You have to find a way to make yourself different from the other applicants and other students in your field. What makes you unique? For example, when I had my interview at HelloWorld (ePrize at the time), I gave every single person I met that day my personalized business card and resume, all decked out with my logo, contact information, and website. That made me memorable (and landed me an internship, turned job!).”

Social media is hugely beneficial to those who understand how to use it for both personal and professional networking. Emilie Mecklenborg, Recruitment Media Strategist at Alexander Mann Solutions (@WeAreAMS), advises:

Emilie Meck
Emilie’s effective use of Twitter was key to opening a new door into a satisfying career.

“How you manage your online presence is critical for new grads and job seekers whether they are in college or as early as high school. It helps establish your personal brand which will differentiate you from the competition. Social media can be used as a 3D resume showing your strengths, talent and accomplishments. Your social media presence is like your credit history, it will open or close doors for you depending on how you manager your online presence.”

Additionally, many professionals have embraced social media as a way to interact, network, build authentic relationships, crowd source and collaborate across all platforms.

To underscore the importance of the connection between social media and your career, consider carefully what Joseph Gacioch, Chief Innovation Officer of the City of Ferndale (@FerndaleMich), advises:

Joe was promoted from Assistant to the City Manager to Chief Innovation Officer (CINO) within one year of employment at The City of Ferndale.
Joe was promoted from Program and Grants Coordinator to Chief Innovation Officer (CINO) within one year of employment at The City of Ferndale.

“Establishing and managing a social media presence should be an important focus of young graduates and professionals. Sites such as Linked In and Twitter have granted young professionals the opportunity to engage in networking with peers and organizations in locations of their choice. Your soft skills, interests, and opinions are a unique and valuable brand that should be contributed to the ongoing digital conversations.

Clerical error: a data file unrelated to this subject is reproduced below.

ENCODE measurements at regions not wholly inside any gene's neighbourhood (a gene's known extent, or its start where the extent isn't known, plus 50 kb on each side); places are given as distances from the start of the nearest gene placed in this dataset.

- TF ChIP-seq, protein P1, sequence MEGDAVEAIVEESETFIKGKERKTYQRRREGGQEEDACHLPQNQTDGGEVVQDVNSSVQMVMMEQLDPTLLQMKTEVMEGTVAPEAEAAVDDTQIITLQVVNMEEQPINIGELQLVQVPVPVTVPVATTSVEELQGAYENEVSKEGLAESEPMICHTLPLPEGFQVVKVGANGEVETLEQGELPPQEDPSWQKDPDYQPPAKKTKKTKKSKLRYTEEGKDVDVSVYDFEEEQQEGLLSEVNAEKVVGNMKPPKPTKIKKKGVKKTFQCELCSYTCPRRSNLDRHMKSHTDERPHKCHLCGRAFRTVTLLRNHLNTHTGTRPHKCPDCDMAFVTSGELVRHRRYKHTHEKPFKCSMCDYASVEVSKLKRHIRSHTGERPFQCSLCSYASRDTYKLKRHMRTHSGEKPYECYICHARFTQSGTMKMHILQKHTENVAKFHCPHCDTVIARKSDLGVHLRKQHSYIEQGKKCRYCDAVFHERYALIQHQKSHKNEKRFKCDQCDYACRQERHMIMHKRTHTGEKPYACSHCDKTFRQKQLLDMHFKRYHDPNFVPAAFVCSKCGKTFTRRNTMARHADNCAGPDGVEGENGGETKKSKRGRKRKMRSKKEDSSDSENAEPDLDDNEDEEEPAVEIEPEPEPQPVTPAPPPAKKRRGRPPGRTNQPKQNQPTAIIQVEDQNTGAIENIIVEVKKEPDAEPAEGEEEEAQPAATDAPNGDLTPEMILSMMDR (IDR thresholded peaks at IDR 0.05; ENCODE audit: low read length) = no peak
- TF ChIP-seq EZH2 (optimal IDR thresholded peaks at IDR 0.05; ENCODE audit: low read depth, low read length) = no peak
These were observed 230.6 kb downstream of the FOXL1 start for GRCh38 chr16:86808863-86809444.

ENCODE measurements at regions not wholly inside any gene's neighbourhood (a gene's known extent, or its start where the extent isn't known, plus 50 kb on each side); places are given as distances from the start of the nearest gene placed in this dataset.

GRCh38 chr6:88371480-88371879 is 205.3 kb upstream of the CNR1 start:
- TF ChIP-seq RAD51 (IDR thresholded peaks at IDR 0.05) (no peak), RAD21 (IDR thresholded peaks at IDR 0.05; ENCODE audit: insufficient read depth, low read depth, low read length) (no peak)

Linked In and Twitter have often replaced my business cards in context of professional networking at conferences and industry events. Linked In empowers me to continue a conversation and establish a connection where a business card cannot.”

Interested in learning more on this topic? Join the #VZHRchat I have been invited to host on Wednesday, June 25 at 1:00 pm!

Additionally, we have several outstanding career and social media workshops to choose from. Find our calendar on our Facebook page, and call us to register!  We’d love to see you on Twitter: @FerndaleMIWorks

Unemployed is Not Who You Are

by Heather Coleman Voss, Business Services Coordinator

We have been trained in business or even casual situations that once introduced to someone, the next question we will answer is, “What do you do?” If you have been laid-off, this question can throw you for a loop. Unfortunately, most job seekers will answer with, “I’m unemployed.” I never allow my clients to describe themselves as “unemployed.” Here’s why:

  • Responding with “I’m unemployed” is often a conversation stopper, and it makes people uncomfortable because they do not know how to appropriately respond, other than to offer sympathy.
  • It is not an accurate description of who you are and what you do. And when you look at it realistically, it doesn’t actually make sense. You can’t “do” unemployed – it’s not a skill set, and saying “I am unemployed” does a disservice to you – and to the people who may need your talents and abilities.

An alternative answer I  have heard many others use is something along the lines of, “I’m in business management. What do you do?” Though slightly better, there are a few problems with this answer as well. First, you’ve deflected conversation back to the other person without first truly answering their question. Second, while it does reflect your skill set, it doesn’t accurately describe your situation – and that means that the connection with whom you are speaking will never have the opportunity to inform you of potential job leads, or introduce you to someone who may be hiring.

I was in this situation myself seven years ago, and I can never remember feeling so depressed, despondent and utterly worthless as I did then. I have worked since I was 16 years old, and had never been in a situation like this. I was a recently divorced single mother with a young child, and I felt like the world was crashing in on me. I also didn’t want people to know – I felt like I had to deal with this on my own. I was ashamed, confused, terrified and full of raging anxiety.